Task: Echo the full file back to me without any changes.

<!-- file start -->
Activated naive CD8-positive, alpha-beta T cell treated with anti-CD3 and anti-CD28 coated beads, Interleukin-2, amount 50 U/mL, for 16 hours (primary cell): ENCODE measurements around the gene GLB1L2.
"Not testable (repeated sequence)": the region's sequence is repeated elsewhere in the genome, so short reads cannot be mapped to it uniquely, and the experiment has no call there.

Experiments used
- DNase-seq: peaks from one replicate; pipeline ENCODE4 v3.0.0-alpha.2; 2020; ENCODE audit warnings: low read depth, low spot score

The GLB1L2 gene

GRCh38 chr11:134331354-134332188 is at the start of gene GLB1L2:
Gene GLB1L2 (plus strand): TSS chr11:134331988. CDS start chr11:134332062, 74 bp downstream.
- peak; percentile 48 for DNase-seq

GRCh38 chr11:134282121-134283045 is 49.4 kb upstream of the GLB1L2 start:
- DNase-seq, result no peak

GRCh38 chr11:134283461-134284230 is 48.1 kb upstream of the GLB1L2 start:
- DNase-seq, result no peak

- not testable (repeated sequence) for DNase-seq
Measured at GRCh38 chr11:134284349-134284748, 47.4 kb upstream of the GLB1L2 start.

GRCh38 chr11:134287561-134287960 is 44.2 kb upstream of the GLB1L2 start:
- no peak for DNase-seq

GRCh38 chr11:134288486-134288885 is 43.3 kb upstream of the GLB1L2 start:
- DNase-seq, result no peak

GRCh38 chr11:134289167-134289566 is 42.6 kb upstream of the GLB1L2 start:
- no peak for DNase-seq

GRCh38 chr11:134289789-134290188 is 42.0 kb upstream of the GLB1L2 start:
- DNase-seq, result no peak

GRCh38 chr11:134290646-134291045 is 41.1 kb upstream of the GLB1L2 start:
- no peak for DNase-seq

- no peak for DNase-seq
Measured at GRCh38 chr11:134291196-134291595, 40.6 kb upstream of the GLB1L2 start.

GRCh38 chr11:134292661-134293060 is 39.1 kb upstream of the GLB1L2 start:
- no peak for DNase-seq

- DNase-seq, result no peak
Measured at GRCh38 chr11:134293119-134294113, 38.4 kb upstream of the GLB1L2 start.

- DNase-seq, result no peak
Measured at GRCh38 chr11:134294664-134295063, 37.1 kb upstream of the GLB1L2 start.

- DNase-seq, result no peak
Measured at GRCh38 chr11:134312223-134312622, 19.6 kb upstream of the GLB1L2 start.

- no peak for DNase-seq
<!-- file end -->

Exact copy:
Activated naive CD8-positive, alpha-beta T cell treated with anti-CD3 and anti-CD28 coated beads, Interleukin-2, amount 50 U/mL, for 16 hours (primary cell): ENCODE measurements around the gene GLB1L2.
"Not testable (repeated sequence)": the region's sequence is repeated elsewhere in the genome, so short reads cannot be mapped to it uniquely, and the experiment has no call there.

Experiments used
- DNase-seq: peaks from one replicate; pipeline ENCODE4 v3.0.0-alpha.2; 2020; ENCODE audit warnings: low read depth, low spot score

The GLB1L2 gene

GRCh38 chr11:134331354-134332188 is at the start of gene GLB1L2:
Gene GLB1L2 (plus strand): TSS chr11:134331988. CDS start chr11:134332062, 74 bp downstream.
- peak; percentile 48 for DNase-seq

GRCh38 chr11:134282121-134283045 is 49.4 kb upstream of the GLB1L2 start:
- DNase-seq, result no peak

GRCh38 chr11:134283461-134284230 is 48.1 kb upstream of the GLB1L2 start:
- DNase-seq, result no peak

- not testable (repeated sequence) for DNase-seq
Measured at GRCh38 chr11:134284349-134284748, 47.4 kb upstream of the GLB1L2 start.

GRCh38 chr11:134287561-134287960 is 44.2 kb upstream of the GLB1L2 start:
- no peak for DNase-seq

GRCh38 chr11:134288486-134288885 is 43.3 kb upstream of the GLB1L2 start:
- DNase-seq, result no peak

GRCh38 chr11:134289167-134289566 is 42.6 kb upstream of the GLB1L2 start:
- no peak for DNase-seq

GRCh38 chr11:134289789-134290188 is 42.0 kb upstream of the GLB1L2 start:
- DNase-seq, result no peak

GRCh38 chr11:134290646-134291045 is 41.1 kb upstream of the GLB1L2 start:
- no peak for DNase-seq

- no peak for DNase-seq
Measured at GRCh38 chr11:134291196-134291595, 40.6 kb upstream of the GLB1L2 start.

GRCh38 chr11:134292661-134293060 is 39.1 kb upstream of the GLB1L2 start:
- no peak for DNase-seq

- DNase-seq, result no peak
Measured at GRCh38 chr11:134293119-134294113, 38.4 kb upstream of the GLB1L2 start.

- DNase-seq, result no peak
Measured at GRCh38 chr11:134294664-134295063, 37.1 kb upstream of the GLB1L2 start.

- DNase-seq, result no peak
Measured at GRCh38 chr11:134312223-134312622, 19.6 kb upstream of the GLB1L2 start.

- no peak for DNase-seq